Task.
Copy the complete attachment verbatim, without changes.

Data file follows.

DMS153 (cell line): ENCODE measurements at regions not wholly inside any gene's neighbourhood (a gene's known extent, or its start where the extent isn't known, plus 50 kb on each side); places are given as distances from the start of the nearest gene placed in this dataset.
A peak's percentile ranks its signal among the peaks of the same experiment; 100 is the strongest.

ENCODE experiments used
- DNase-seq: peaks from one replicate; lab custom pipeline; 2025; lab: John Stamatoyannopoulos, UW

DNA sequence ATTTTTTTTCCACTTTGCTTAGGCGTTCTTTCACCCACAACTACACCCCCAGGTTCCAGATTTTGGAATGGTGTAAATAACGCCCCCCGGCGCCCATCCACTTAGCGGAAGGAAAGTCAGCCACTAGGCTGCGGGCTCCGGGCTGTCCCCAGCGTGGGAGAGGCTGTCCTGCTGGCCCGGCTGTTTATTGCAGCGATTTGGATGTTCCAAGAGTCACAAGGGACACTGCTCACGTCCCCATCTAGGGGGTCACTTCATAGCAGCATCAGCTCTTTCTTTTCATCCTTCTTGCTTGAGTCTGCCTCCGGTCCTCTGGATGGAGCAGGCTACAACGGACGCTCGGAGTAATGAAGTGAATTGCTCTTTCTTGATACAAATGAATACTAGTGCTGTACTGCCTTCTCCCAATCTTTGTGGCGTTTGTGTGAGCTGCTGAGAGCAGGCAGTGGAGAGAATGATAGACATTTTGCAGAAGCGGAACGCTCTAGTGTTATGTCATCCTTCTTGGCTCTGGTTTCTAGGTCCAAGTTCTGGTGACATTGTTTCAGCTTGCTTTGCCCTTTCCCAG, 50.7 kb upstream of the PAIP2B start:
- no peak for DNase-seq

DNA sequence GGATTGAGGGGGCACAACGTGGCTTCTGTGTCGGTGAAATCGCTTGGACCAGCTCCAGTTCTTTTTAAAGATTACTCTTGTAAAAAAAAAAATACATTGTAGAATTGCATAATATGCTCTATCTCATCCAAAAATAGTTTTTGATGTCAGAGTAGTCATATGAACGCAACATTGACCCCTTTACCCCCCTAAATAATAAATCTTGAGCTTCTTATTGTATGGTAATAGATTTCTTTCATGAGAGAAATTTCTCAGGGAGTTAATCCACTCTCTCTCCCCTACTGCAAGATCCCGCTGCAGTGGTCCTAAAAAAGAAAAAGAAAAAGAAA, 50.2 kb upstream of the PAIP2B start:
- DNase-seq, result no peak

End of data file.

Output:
DMS153 (cell line): ENCODE measurements at regions not wholly inside any gene's neighbourhood (a gene's known extent, or its start where the extent isn't known, plus 50 kb on each side); places are given as distances from the start of the nearest gene placed in this dataset.
A peak's percentile ranks its signal among the peaks of the same experiment; 100 is the strongest.

ENCODE experiments used
- DNase-seq: peaks from one replicate; lab custom pipeline; 2025; lab: John Stamatoyannopoulos, UW

DNA sequence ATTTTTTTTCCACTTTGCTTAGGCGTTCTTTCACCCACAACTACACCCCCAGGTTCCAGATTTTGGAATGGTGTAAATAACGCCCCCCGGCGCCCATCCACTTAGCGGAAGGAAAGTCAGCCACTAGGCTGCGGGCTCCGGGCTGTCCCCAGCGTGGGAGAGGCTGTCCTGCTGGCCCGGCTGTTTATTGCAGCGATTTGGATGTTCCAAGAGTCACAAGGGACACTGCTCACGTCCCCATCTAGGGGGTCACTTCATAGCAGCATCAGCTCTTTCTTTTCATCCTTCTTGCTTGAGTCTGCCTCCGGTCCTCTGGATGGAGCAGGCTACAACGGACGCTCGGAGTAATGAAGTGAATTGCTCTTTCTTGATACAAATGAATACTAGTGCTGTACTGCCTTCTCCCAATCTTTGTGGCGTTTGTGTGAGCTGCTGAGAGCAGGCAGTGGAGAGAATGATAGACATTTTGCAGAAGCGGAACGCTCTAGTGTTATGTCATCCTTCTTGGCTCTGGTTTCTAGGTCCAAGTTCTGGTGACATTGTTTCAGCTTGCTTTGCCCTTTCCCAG, 50.7 kb upstream of the PAIP2B start:
- no peak for DNase-seq

DNA sequence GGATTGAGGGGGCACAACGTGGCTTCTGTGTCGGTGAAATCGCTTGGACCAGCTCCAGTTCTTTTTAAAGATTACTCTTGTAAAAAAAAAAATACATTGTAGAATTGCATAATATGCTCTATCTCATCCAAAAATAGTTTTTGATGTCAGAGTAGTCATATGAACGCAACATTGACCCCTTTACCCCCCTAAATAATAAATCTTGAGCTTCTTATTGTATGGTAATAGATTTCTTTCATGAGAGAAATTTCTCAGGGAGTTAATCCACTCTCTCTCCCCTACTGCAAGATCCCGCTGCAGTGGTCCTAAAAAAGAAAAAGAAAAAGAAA, 50.2 kb upstream of the PAIP2B start:
- DNase-seq, result no peak